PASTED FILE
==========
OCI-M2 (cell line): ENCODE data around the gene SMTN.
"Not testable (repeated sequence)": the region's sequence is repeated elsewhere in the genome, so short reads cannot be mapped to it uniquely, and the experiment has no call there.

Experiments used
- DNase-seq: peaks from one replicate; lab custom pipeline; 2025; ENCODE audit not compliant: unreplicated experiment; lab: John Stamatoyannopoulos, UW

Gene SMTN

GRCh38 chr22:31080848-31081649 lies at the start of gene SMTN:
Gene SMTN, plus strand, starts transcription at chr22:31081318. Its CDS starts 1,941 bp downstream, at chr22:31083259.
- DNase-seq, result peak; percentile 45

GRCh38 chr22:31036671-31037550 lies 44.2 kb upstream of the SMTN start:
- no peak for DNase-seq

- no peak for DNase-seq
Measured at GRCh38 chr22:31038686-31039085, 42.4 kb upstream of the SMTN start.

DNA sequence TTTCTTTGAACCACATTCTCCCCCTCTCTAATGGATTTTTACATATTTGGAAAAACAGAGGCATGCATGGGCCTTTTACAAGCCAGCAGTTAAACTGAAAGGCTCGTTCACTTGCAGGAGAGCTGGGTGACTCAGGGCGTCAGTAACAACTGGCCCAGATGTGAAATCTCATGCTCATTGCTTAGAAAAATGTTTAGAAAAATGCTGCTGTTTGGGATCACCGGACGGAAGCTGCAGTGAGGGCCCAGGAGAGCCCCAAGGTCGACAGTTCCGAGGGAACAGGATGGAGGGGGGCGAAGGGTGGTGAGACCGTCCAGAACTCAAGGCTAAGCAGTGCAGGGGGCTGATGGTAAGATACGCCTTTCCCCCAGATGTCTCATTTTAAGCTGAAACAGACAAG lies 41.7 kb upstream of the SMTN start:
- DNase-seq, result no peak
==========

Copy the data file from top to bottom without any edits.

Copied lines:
OCI-M2 (cell line): ENCODE data around the gene SMTN.
"Not testable (repeated sequence)": the region's sequence is repeated elsewhere in the genome, so short reads cannot be mapped to it uniquely, and the experiment has no call there.

Experiments used
- DNase-seq: peaks from one replicate; lab custom pipeline; 2025; ENCODE audit not compliant: unreplicated experiment; lab: John Stamatoyannopoulos, UW

Gene SMTN

GRCh38 chr22:31080848-31081649 lies at the start of gene SMTN:
Gene SMTN, plus strand, starts transcription at chr22:31081318. Its CDS starts 1,941 bp downstream, at chr22:31083259.
- DNase-seq, result peak; percentile 45

GRCh38 chr22:31036671-31037550 lies 44.2 kb upstream of the SMTN start:
- no peak for DNase-seq

- no peak for DNase-seq
Measured at GRCh38 chr22:31038686-31039085, 42.4 kb upstream of the SMTN start.

DNA sequence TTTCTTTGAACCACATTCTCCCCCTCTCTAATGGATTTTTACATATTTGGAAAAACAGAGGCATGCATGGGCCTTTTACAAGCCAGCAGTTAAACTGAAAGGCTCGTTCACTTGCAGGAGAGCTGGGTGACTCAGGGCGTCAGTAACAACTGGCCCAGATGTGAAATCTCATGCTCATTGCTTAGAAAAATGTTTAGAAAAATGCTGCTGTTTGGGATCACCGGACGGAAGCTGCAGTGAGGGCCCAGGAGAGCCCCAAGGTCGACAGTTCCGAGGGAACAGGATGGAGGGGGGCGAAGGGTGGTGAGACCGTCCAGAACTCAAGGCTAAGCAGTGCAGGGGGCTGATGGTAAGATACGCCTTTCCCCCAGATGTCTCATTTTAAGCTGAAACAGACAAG lies 41.7 kb upstream of the SMTN start:
- DNase-seq, result no peak